It’s now 40 years since the birth of the world’s first IVF baby, and the field of reproductive medicine has continued to revolutionise treatment options for people with fertility issues.
Dr Ryan Rose, a researcher and embryologist at Fertility SA, says the field of reproductive medicine has come a long way in a short period of time, and that research is continuing its quest to render infertility a thing of the past.
“In the last few years, the two research-based discoveries which have had the biggest impacts for helping people to have babies are: Intracytoplasmic Sperm Injection (ICSI) and vitrification of sperm, eggs and embryos,” he said.
“ICSI has been important because it has allowed many men with severe male infertility to have their own children. And the ability to freeze a person’s reproductive potential has also transformed the options for having a healthy baby.”
Dr Rose says there are four major areas of current focus for the team of doctors and researchers at Fertility SA.
- Analysis of the bio-resource – Having treated thousands of people with fertility issues over many years, there is a wealth of medical information available to researchers. This data is now being retrospectively analysed for trends and areas of interest that may need further investigation.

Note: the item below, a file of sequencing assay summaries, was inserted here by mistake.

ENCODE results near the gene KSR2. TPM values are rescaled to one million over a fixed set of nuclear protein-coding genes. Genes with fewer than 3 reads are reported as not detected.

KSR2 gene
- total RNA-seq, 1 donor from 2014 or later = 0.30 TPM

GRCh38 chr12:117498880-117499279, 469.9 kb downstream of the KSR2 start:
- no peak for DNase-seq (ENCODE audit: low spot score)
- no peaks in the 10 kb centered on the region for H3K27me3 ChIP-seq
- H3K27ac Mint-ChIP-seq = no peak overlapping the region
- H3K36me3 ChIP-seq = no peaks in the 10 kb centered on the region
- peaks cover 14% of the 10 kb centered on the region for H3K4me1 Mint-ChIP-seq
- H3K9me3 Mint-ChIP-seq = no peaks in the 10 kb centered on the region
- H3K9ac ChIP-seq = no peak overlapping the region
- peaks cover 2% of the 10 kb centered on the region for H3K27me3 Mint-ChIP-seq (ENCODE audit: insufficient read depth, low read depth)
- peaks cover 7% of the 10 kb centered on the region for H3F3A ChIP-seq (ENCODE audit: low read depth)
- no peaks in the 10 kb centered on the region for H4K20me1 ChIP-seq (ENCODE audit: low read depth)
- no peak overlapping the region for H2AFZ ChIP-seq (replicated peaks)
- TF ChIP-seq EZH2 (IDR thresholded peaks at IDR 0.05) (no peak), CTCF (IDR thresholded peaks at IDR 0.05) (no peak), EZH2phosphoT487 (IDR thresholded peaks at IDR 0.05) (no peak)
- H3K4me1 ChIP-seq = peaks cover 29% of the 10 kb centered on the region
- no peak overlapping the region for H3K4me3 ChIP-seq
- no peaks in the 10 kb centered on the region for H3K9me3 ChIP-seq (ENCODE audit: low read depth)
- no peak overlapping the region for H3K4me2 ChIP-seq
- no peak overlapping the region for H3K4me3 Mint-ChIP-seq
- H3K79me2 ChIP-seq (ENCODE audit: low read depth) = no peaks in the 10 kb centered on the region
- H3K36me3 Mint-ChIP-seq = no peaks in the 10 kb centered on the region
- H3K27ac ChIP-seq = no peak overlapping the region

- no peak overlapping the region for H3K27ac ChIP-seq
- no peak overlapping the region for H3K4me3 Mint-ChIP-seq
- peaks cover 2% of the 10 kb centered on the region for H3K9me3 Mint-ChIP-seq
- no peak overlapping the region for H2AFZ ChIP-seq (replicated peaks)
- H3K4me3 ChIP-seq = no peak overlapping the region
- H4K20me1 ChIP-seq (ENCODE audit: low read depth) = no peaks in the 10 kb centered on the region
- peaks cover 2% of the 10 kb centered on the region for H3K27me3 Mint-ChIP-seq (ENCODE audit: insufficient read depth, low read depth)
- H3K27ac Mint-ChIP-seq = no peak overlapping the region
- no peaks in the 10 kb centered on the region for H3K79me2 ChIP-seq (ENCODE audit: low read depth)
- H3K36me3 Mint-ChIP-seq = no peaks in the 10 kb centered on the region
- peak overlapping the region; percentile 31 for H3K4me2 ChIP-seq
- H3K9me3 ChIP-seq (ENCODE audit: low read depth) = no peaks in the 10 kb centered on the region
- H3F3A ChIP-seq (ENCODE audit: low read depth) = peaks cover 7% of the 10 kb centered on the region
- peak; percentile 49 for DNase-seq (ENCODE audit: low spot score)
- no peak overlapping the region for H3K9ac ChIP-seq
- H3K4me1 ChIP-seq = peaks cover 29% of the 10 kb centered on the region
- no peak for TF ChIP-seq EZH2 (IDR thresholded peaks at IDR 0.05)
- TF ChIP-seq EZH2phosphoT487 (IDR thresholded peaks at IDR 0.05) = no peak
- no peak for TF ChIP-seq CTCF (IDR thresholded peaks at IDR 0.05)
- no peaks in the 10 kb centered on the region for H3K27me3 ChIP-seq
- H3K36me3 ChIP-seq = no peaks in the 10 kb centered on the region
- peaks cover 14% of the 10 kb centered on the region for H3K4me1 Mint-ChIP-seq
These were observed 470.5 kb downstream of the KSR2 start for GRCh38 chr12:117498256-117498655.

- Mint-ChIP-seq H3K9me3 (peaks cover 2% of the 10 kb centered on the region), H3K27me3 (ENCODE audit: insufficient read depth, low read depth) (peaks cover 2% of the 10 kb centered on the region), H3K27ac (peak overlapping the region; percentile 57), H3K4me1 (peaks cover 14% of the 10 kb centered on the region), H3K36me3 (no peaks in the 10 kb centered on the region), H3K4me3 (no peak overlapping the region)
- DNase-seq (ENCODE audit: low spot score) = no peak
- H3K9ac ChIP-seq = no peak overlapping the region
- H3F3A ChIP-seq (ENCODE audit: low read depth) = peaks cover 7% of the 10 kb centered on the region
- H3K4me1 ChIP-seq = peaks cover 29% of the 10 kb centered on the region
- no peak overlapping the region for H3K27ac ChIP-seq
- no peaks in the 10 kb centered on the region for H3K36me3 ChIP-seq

- Improving the quality of eggs and sperm – While many researchers are focused on embryo selection, the Fertility SA team is also looking at the mechanisms in sperm and eggs, which predict quality and successful embryo creation.
- Improving outcomes for women with endometriosis – Women with endometriosis often experience difficulty with conception due to the condition. Research in this area is seeking to diagnose endometriosis better and provide improved fertility treatment outcomes.
- Improving IVF techniques – IVF remains one of the major treatment options for people with fertility issues, and the research in this area is looking at how the process can continue to be more effective. This includes research into the media which is used in the laboratory to grow embryos.
“It is a really exciting time to be a researcher in reproductive medicine,” Dr Rose said. “We are continuing to learn more about egg and sperm quality, how we can predict and diagnose fertility issues, and improving the effectiveness of fertility treatments.
“But the research we are all extremely excited about is how stem cells are transforming the way we create eggs and sperm in the future.
“Researchers have taken skin cells from mice, returned them to their stem cell state, and then produced both egg and sperm cells to be fertilised.
“The potential to do the same thing within the human body would allow people who’ve had cancer treatment or been born with no ovaries or sperm, to have their own biological children – this would be a huge advancement for our field.”
You can hear Dr Ryan Rose talk more about the latest research in reproductive medicine in Fertility SA’s ‘Time to talk’ podcast series. Please be aware that this podcast will play automatically when you click the link